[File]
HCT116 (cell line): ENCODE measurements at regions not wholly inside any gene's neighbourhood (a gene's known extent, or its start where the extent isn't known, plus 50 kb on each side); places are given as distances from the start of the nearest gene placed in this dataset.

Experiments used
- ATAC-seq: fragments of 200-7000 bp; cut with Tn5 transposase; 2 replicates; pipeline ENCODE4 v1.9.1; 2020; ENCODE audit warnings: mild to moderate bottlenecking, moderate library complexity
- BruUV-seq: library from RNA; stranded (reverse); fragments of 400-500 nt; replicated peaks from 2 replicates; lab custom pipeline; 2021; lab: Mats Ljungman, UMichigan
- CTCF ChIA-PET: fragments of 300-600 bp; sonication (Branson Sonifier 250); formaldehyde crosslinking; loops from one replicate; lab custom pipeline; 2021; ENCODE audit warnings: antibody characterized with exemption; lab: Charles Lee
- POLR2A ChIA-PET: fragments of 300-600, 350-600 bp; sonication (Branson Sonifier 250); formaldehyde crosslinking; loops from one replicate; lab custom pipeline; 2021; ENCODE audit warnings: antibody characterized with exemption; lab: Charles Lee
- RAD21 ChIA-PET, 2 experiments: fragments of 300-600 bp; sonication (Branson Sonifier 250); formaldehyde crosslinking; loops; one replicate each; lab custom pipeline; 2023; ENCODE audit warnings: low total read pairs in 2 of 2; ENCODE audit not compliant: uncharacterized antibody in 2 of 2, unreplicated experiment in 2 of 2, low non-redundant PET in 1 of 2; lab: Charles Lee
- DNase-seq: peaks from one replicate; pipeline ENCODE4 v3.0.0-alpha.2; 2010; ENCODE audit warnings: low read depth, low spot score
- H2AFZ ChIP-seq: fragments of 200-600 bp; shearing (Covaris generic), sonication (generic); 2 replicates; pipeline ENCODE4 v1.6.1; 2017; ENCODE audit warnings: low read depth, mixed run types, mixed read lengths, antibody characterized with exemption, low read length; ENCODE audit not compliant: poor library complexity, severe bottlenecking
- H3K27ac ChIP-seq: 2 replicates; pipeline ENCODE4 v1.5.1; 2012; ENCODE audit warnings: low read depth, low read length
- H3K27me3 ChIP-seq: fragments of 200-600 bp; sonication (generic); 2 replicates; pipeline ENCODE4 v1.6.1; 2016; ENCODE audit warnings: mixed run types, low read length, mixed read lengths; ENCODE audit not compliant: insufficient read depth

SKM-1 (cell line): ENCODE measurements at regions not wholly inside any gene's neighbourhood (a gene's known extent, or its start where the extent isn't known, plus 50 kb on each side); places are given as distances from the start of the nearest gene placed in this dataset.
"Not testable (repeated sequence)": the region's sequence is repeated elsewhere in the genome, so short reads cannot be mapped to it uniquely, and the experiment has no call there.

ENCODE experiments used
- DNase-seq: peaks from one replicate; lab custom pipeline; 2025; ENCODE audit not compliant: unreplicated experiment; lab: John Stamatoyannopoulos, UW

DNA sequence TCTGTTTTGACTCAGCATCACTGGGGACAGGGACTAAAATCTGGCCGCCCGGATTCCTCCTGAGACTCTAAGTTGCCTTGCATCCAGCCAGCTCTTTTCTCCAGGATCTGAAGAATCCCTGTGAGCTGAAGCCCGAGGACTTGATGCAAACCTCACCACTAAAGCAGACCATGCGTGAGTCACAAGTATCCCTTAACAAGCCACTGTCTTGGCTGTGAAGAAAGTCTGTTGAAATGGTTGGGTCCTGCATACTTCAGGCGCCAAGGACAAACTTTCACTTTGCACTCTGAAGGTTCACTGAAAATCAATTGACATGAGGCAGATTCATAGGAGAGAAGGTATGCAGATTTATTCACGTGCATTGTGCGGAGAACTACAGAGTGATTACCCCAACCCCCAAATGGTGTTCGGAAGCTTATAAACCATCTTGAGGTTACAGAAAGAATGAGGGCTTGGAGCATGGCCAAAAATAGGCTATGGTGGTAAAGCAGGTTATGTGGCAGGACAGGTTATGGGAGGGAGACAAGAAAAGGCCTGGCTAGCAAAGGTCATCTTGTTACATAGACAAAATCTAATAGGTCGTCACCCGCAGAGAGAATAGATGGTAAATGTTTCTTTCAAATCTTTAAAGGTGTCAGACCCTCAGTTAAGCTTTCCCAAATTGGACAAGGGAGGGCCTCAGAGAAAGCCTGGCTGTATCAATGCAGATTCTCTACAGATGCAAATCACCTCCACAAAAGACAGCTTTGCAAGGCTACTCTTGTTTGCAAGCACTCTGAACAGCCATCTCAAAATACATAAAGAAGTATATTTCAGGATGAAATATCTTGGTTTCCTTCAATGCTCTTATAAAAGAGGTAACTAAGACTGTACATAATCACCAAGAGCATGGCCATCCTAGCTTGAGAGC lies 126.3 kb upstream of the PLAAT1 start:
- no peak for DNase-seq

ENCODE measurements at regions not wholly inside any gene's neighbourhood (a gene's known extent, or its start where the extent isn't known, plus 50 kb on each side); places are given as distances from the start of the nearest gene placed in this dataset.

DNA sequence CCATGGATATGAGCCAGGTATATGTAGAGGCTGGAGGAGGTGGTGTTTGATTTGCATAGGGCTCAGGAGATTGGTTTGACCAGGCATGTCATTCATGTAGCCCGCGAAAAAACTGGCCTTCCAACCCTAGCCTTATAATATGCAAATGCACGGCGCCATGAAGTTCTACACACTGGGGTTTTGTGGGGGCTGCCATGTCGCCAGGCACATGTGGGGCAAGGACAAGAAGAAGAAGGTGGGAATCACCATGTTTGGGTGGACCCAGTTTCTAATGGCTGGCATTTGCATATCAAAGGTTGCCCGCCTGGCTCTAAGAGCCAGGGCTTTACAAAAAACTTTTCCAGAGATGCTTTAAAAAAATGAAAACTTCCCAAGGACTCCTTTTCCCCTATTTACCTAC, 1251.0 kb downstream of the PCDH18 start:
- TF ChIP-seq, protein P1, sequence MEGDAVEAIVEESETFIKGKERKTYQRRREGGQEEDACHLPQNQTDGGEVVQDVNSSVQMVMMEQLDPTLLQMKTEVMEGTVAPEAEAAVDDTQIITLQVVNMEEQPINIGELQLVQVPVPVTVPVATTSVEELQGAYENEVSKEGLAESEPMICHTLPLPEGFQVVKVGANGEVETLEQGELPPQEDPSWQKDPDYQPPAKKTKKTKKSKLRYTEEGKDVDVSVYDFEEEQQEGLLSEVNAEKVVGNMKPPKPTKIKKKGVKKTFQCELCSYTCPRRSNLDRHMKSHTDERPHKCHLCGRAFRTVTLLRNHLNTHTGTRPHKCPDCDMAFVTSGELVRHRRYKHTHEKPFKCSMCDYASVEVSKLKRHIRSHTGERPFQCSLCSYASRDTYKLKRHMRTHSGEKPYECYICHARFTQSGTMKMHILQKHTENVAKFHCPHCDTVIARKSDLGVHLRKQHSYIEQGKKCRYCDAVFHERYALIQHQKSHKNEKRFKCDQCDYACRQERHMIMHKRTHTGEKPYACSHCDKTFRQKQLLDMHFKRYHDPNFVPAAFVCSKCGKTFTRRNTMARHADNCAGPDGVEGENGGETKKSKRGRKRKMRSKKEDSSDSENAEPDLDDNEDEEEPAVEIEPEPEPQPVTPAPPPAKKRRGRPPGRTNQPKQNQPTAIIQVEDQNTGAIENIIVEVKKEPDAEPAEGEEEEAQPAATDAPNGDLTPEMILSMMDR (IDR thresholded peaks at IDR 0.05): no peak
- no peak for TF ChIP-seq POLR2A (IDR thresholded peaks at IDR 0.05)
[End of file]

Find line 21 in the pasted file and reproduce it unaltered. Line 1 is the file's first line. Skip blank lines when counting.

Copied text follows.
- no peak for TF ChIP-seq POLR2A (IDR thresholded peaks at IDR 0.05)